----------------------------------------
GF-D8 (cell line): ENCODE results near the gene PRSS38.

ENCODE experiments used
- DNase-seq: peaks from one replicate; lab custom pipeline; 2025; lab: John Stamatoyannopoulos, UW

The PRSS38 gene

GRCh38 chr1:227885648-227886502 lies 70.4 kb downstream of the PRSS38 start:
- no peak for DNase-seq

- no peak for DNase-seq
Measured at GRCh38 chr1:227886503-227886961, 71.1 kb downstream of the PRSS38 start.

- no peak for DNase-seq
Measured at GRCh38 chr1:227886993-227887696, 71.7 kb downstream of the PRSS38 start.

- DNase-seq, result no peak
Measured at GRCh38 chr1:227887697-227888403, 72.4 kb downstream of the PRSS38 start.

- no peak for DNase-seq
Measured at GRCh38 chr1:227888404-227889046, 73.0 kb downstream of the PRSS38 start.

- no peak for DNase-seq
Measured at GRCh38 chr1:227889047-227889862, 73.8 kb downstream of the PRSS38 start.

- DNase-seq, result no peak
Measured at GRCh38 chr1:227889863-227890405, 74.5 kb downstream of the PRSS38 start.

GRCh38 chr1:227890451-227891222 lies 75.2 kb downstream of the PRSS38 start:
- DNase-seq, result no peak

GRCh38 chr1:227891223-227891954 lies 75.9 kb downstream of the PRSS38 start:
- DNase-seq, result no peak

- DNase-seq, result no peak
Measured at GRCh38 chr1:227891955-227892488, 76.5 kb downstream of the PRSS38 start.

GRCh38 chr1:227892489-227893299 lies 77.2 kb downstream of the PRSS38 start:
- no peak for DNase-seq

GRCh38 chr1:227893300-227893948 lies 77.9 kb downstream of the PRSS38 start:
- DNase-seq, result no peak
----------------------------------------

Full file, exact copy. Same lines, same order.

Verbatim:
GF-D8 (cell line): ENCODE results near the gene PRSS38.

ENCODE experiments used
- DNase-seq: peaks from one replicate; lab custom pipeline; 2025; lab: John Stamatoyannopoulos, UW

The PRSS38 gene

GRCh38 chr1:227885648-227886502 lies 70.4 kb downstream of the PRSS38 start:
- no peak for DNase-seq

- no peak for DNase-seq
Measured at GRCh38 chr1:227886503-227886961, 71.1 kb downstream of the PRSS38 start.

- no peak for DNase-seq
Measured at GRCh38 chr1:227886993-227887696, 71.7 kb downstream of the PRSS38 start.

- DNase-seq, result no peak
Measured at GRCh38 chr1:227887697-227888403, 72.4 kb downstream of the PRSS38 start.

- no peak for DNase-seq
Measured at GRCh38 chr1:227888404-227889046, 73.0 kb downstream of the PRSS38 start.

- no peak for DNase-seq
Measured at GRCh38 chr1:227889047-227889862, 73.8 kb downstream of the PRSS38 start.

- DNase-seq, result no peak
Measured at GRCh38 chr1:227889863-227890405, 74.5 kb downstream of the PRSS38 start.

GRCh38 chr1:227890451-227891222 lies 75.2 kb downstream of the PRSS38 start:
- DNase-seq, result no peak

GRCh38 chr1:227891223-227891954 lies 75.9 kb downstream of the PRSS38 start:
- DNase-seq, result no peak

- DNase-seq, result no peak
Measured at GRCh38 chr1:227891955-227892488, 76.5 kb downstream of the PRSS38 start.

GRCh38 chr1:227892489-227893299 lies 77.2 kb downstream of the PRSS38 start:
- no peak for DNase-seq

GRCh38 chr1:227893300-227893948 lies 77.9 kb downstream of the PRSS38 start:
- DNase-seq, result no peak